• Yes. Also I'd prefer if Crotalus actually opened it. Also I think most active people here would want to be included and a day is too short. Fnagaton 12:53, 10 May 2007 (UTC)
  • I will participate. Seraphimblade Talk to me 13:02, 10 May 2007 (UTC)
  • I will too. --agr 14:55, 10 May 2007 (UTC)
  • Me too. — Omegatron 15:19, 10 May 2007 (UTC)
  • Certainly. -- mattb 15:57, 10 May 2007 (UTC)
  • Same here --Marty Goldberg 16:01, 10 May 2007 (UTC)
  • I will: -- SWTPC6800 00:44, 11 May 2007 (UTC)
  • No problem --- Mahjongg 10:52, 11 May 2007 (UTC)
  • Me too — jesup 12:00, 11 May 2007 (UTC)
  • --SLi 00:56, 18 May 2007 (UTC)
  • -- Shmget 15:10, 22 May 2007 (UTC)

What's going to happen during this mediation? Is it about prefixes in general or just the disruptive editors' behavior? Should we mention it on the talk pages of other people who have participate in this discussion in the past? — Omegatron 13:33, 11 May 2007 (UTC)

Hopefully, it would be geared toward finding a solution to the issue. Seraphimblade Talk to me 16:21, 11 May 2007 (UTC)

I was going to notify the other 6 or 8 people that have expressed an opinion about this topic on this talk page about the impending mediation, but when I started to make a list, there were actually... 85. See User:Omegatron/Binary prefix participants. A lot of people have opinions on this, and the handful taking part in the talk page as of today does not represent everyone. Should we notify them all? — Omegatron 14:55, 16 May 2007 (UTC)

If they are interested in the topic then they would almost certainly be aware of these discussions by now. Although I did a quick check of the list and the editors Crotalus horridus,Howard and TopaTopa seem to be missing whilst having expressed an interest in the binary prefixes topic. Fnagaton 00:12, 17 May 2007 (UTC)
Actually I find it quite possible that interested people are tired about tons of arguing in circles. --SLi 00:56, 18 May 2007 (UTC)

Mischaracterization by Crotalus

From [1]: "The above statement is clearly supported by the current discussion. If you disagree, show evidence that consensus to force binary prefixes exists NOW, not back in 2005."

There was never a consensus to "force" anything. The compromise reached in 2005 was that both styles are allowed, but, in specific instances, where accuracy is important, a change to standardized prefixes should be accepted. In addition, this page is a guideline, not a binding rule. In addition to that, WP:IAR always applies. — Omegatron 14:42, 10 May 2007 (UTC)
It's not "Mischaracterization", I suggest you retract your statement. This is because there is new consensus, up above in the vote. Fnagaton 14:46, 10 May 2007 (UTC)
What? Radiant's Crotalus' statement about the previous consensus is a mischaracterization. This has nothing to do with an imaginary "new consensus". — Omegatron 15:20, 10 May 2007 (UTC)
  • I'm not sure what you're referring to, but I am rather obviously opposed to "forcing" anything, and well aware that guidelines aren't binding. >Radiant< 15:30, 10 May 2007 (UTC)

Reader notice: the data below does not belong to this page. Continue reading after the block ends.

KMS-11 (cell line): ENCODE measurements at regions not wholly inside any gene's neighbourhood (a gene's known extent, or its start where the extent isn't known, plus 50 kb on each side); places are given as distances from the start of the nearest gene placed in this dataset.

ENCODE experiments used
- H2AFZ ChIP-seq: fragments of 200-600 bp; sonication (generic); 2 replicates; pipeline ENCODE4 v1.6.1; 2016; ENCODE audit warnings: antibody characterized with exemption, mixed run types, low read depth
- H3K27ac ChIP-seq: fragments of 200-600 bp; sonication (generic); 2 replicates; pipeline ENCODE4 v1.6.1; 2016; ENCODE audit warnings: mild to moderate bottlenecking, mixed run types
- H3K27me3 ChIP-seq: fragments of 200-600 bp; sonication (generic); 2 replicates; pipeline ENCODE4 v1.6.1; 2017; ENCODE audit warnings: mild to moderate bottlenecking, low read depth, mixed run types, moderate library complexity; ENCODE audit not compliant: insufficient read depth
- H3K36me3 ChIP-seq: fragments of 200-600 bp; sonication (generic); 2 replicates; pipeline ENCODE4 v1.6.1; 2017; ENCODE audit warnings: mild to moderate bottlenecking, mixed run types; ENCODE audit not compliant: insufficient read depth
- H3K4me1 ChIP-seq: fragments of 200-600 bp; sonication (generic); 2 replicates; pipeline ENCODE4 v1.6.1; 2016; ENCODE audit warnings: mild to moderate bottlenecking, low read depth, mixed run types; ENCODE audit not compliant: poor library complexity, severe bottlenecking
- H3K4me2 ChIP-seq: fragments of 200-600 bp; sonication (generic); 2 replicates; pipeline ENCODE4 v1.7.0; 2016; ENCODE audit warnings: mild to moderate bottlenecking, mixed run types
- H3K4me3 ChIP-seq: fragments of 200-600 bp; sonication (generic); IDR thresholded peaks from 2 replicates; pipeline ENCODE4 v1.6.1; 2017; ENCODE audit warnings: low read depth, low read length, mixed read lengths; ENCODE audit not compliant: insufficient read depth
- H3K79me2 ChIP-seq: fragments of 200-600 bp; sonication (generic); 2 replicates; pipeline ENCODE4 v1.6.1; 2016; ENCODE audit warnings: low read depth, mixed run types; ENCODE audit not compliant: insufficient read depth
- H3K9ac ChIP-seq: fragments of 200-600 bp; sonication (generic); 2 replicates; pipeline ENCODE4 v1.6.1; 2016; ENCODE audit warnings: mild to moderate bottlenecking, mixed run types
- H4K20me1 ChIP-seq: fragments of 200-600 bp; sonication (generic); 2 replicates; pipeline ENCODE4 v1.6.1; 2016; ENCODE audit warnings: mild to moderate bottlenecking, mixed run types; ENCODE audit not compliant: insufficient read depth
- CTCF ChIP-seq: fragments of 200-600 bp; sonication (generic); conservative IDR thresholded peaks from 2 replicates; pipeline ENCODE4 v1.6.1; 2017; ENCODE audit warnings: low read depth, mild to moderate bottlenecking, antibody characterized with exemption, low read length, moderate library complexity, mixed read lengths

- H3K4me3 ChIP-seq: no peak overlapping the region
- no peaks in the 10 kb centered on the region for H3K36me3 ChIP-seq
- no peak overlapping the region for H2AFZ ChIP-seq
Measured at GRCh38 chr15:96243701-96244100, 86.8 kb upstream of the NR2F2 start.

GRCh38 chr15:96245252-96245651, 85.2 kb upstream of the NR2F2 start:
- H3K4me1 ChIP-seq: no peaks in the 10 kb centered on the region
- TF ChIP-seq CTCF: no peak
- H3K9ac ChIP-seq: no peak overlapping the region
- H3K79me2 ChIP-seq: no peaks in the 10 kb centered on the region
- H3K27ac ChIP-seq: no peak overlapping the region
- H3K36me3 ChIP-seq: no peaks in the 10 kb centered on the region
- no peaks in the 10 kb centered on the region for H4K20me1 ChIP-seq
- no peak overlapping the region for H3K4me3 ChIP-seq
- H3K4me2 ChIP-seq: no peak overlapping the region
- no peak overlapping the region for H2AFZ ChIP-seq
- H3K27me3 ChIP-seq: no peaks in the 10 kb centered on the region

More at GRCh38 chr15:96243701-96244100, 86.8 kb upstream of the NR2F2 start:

I was quoting your comment on the guideline page. You're claiming that the consensus from 2005 "forced" editors to use units in a way they don't like, but that is not the decision that was made. — Omegatron 15:53, 10 May 2007 (UTC)
Sarenne claimed the MoS gave him the right to force binary prefix changes in all articles. Fnagaton 16:05, 10 May 2007 (UTC)
Then take it up with Sarenne. — Omegatron 17:11, 10 May 2007 (UTC)
I and many others did, it is a matter of record that Sarenne refused to talk and instead carried on regardless, which has lead to the situation today. Fnagaton 17:23, 10 May 2007 (UTC)
Then go to mediation. That a single user is abusing a guideline does not invalidate the guideline. — Omegatron 17:41, 10 May 2007 (UTC)

About the current wording

At present, the page can be read to "authorize adding binary prefixes like [Sarenne] did" all over the wiki [2]. That's probably not the intent, and this may need addressing. >Radiant< 15:30, 10 May 2007 (UTC)

That's fine. Although using a consistent definition of SI prefixes throughout the project is desired by most editors, this should happen in an organic fashion, and not be forced against editors who want to use field-specific jargon in articles about that particular field. Of course this just means the debate will take place over and over again on every talk page of every computer-related article.  :-) — Omegatron 15:50, 10 May 2007 (UTC)


I've added language to try to close that loophole to make it more like what is intended by the above discussions/poll. Fnagaton 15:54, 10 May 2007 (UTC)
PS. I've checked the language used in the guideline and "editors should refrain from changing prefixes from one style to the other" and "follow the lead of the first major contributor to the article.". These alone would seem to not authorise the kind of changes Sarenne thinks he is allowed to do. Fnagaton 16:07, 10 May 2007 (UTC)